I suppose I might say that Shardlake is a bit modern in his ideas, maybe too modern to ring true. Though he believes his own melancholy nature is due to an imbalance in his humours, and he accepts the little societal games of hierarchy and politics without thinking about it, it’s true that he is more a friend to women and the poor than you might expect, given the time. You could argue that his being a hunchback has given him empathy in this department (or even that his combination of intelligence and general niceness predisposes him against the thoughtless prejudices of the day) but I’m not so interested in the whys and wherefores of his progressive attitude. To be honest, it’s just nice to read about a good person sometimes. He is fundamentally good, and that’s good enough for me.

The secondary characters are well-drawn too, and following them throughout the books as they come and go from Shardlake’s life and household is like catching up with old friends. This is an era of servants and Shardlake’s job is all about meeting people and making connections, and these everyday commitments and troubles and pleasures don’t get magically put on hold just because someone’s been murdered or he’s been asked to put his life on the line for politics again. I do wonder if Shardlake will ever get a decent steward for his house, though. I hope he manages to find one.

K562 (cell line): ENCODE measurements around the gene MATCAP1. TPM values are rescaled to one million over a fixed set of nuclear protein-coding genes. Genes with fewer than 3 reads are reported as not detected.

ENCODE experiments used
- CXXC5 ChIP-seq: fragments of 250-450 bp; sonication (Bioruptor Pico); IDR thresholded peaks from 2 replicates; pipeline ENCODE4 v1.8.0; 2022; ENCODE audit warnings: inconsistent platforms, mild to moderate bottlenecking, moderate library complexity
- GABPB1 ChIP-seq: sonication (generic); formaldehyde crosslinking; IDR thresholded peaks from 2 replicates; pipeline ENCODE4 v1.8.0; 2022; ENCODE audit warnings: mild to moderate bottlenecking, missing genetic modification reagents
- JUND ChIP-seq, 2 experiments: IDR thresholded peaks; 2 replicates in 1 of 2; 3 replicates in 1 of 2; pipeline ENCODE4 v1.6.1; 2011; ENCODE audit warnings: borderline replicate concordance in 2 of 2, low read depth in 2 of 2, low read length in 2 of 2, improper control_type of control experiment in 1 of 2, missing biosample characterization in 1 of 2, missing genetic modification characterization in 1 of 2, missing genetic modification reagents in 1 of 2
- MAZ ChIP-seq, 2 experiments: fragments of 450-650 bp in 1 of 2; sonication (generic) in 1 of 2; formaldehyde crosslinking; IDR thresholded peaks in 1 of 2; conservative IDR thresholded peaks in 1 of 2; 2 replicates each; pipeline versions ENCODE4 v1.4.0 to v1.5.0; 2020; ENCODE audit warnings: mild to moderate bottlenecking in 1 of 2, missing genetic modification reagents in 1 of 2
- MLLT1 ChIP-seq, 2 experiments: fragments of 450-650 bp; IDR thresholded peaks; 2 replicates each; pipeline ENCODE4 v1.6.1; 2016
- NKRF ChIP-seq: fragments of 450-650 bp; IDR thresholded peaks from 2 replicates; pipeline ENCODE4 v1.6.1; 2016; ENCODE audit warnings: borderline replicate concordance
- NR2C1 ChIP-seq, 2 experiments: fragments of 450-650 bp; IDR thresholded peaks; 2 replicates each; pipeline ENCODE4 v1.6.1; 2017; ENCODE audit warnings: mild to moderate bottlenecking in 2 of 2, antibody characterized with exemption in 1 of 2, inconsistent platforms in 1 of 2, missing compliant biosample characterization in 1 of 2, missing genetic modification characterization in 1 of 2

Also, Barak and Guy are my homeboys. Hollaaaaaaaa.

What I really like is the detail. There is so much detail. Recently I’ve been in the mood for books that I can really live in, and the Shardlake novels are perfect for this. I mean, they’re historical mysteries/possibly crime thriller-y at times? but Shardlake is attentive and a quiet man by nature. He takes pleasure in small things; sitting in his pavilion in the summer to get some work done, meeting friends for dinner, enjoying the journeys up and down the river on his way to do errands, taking satisfaction in a job well done, a mystery solved (though a lot of the mysteries are sad ones). I’ve seen a couple of reviews saying Sansom’s use of language isn’t that great, but I’d disagree. There are definitely, here and there, clunky sentences that do jar and could easily have been taken out, but his world is immersive, and if his language is more “window pane” than ornamental, then it still does its job fantastically well. The historical detail as well is totally solid. Sansom must have basically become a respectable Tudor historian at this point.

I’ll say a few words about the plot as well, because it wasn’t all enjoying a fine London July in Chancery Lane. It felt a little more political than some of the other stories, maybe even lower stakes (at least on a personal level for Shardlake) for a lot of the book, but my god, the end. Right near the end the book essentially punched me in the face. I won’t say more. Just. It was really close to the end and I was really worried. Like, actively upset. Damn, I love this series.

I love this series so much that if Sansom decided Shardlake was immortal and he was going to keep on lawyering away until the present day, I would welcome it with open arms. Absolutely cannot wait until the next one comes out.